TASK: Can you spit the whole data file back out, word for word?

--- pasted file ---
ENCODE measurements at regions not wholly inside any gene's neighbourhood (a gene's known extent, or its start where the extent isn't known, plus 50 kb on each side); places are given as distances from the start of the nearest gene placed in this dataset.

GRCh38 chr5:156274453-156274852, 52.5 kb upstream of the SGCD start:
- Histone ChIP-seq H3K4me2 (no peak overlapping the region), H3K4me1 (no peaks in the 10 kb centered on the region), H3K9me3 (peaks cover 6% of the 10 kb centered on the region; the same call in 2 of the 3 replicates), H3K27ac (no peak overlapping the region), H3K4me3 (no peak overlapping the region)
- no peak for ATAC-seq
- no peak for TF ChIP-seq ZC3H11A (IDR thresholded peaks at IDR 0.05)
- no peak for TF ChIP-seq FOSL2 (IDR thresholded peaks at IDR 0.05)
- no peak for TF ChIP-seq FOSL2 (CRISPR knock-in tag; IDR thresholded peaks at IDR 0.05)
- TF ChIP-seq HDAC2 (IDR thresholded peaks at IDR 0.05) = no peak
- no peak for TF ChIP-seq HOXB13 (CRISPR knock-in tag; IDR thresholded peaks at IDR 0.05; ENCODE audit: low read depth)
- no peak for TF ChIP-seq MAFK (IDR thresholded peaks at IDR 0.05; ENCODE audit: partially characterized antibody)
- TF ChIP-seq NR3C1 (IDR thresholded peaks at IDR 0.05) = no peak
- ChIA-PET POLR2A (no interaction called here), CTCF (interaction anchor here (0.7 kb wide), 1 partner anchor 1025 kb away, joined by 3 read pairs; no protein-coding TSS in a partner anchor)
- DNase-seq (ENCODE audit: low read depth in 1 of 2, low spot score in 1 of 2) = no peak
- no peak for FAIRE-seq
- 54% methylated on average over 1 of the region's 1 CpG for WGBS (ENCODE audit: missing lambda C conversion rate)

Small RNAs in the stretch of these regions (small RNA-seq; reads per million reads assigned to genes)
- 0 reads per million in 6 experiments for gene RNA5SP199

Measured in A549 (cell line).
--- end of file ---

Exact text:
ENCODE measurements at regions not wholly inside any gene's neighbourhood (a gene's known extent, or its start where the extent isn't known, plus 50 kb on each side); places are given as distances from the start of the nearest gene placed in this dataset.

GRCh38 chr5:156274453-156274852, 52.5 kb upstream of the SGCD start:
- Histone ChIP-seq H3K4me2 (no peak overlapping the region), H3K4me1 (no peaks in the 10 kb centered on the region), H3K9me3 (peaks cover 6% of the 10 kb centered on the region; the same call in 2 of the 3 replicates), H3K27ac (no peak overlapping the region), H3K4me3 (no peak overlapping the region)
- no peak for ATAC-seq
- no peak for TF ChIP-seq ZC3H11A (IDR thresholded peaks at IDR 0.05)
- no peak for TF ChIP-seq FOSL2 (IDR thresholded peaks at IDR 0.05)
- no peak for TF ChIP-seq FOSL2 (CRISPR knock-in tag; IDR thresholded peaks at IDR 0.05)
- TF ChIP-seq HDAC2 (IDR thresholded peaks at IDR 0.05) = no peak
- no peak for TF ChIP-seq HOXB13 (CRISPR knock-in tag; IDR thresholded peaks at IDR 0.05; ENCODE audit: low read depth)
- no peak for TF ChIP-seq MAFK (IDR thresholded peaks at IDR 0.05; ENCODE audit: partially characterized antibody)
- TF ChIP-seq NR3C1 (IDR thresholded peaks at IDR 0.05) = no peak
- ChIA-PET POLR2A (no interaction called here), CTCF (interaction anchor here (0.7 kb wide), 1 partner anchor 1025 kb away, joined by 3 read pairs; no protein-coding TSS in a partner anchor)
- DNase-seq (ENCODE audit: low read depth in 1 of 2, low spot score in 1 of 2) = no peak
- no peak for FAIRE-seq
- 54% methylated on average over 1 of the region's 1 CpG for WGBS (ENCODE audit: missing lambda C conversion rate)

Small RNAs in the stretch of these regions (small RNA-seq; reads per million reads assigned to genes)
- 0 reads per million in 6 experiments for gene RNA5SP199

Measured in A549 (cell line).